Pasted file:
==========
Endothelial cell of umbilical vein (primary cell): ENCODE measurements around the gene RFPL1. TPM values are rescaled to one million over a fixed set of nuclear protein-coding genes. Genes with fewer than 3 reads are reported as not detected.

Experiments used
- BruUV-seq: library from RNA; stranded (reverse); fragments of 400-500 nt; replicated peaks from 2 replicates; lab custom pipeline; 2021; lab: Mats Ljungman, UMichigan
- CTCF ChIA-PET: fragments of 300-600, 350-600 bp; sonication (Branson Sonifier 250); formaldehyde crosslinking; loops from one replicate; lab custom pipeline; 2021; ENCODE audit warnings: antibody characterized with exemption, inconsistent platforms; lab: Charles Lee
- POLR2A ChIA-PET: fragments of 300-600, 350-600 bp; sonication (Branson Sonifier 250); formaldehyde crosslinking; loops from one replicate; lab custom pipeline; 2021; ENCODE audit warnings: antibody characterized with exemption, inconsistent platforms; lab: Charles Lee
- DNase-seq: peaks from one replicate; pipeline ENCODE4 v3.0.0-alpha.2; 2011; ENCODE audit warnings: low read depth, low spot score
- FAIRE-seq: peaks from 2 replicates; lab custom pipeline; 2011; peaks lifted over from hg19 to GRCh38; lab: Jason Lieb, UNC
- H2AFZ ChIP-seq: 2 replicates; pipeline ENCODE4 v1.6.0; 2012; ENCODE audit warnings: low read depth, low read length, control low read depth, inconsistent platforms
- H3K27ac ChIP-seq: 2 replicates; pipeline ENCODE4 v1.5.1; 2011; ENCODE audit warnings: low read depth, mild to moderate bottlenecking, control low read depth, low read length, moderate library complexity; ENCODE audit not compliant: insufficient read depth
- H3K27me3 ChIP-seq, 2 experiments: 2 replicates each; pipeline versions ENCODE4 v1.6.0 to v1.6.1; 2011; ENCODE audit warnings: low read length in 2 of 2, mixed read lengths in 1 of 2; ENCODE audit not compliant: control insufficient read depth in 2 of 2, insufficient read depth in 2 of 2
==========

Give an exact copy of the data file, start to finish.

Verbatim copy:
Endothelial cell of umbilical vein (primary cell): ENCODE measurements around the gene RFPL1. TPM values are rescaled to one million over a fixed set of nuclear protein-coding genes. Genes with fewer than 3 reads are reported as not detected.

Experiments used
- BruUV-seq: library from RNA; stranded (reverse); fragments of 400-500 nt; replicated peaks from 2 replicates; lab custom pipeline; 2021; lab: Mats Ljungman, UMichigan
- CTCF ChIA-PET: fragments of 300-600, 350-600 bp; sonication (Branson Sonifier 250); formaldehyde crosslinking; loops from one replicate; lab custom pipeline; 2021; ENCODE audit warnings: antibody characterized with exemption, inconsistent platforms; lab: Charles Lee
- POLR2A ChIA-PET: fragments of 300-600, 350-600 bp; sonication (Branson Sonifier 250); formaldehyde crosslinking; loops from one replicate; lab custom pipeline; 2021; ENCODE audit warnings: antibody characterized with exemption, inconsistent platforms; lab: Charles Lee
- DNase-seq: peaks from one replicate; pipeline ENCODE4 v3.0.0-alpha.2; 2011; ENCODE audit warnings: low read depth, low spot score
- FAIRE-seq: peaks from 2 replicates; lab custom pipeline; 2011; peaks lifted over from hg19 to GRCh38; lab: Jason Lieb, UNC
- H2AFZ ChIP-seq: 2 replicates; pipeline ENCODE4 v1.6.0; 2012; ENCODE audit warnings: low read depth, low read length, control low read depth, inconsistent platforms
- H3K27ac ChIP-seq: 2 replicates; pipeline ENCODE4 v1.5.1; 2011; ENCODE audit warnings: low read depth, mild to moderate bottlenecking, control low read depth, low read length, moderate library complexity; ENCODE audit not compliant: insufficient read depth
- H3K27me3 ChIP-seq, 2 experiments: 2 replicates each; pipeline versions ENCODE4 v1.6.0 to v1.6.1; 2011; ENCODE audit warnings: low read length in 2 of 2, mixed read lengths in 1 of 2; ENCODE audit not compliant: control insufficient read depth in 2 of 2, insufficient read depth in 2 of 2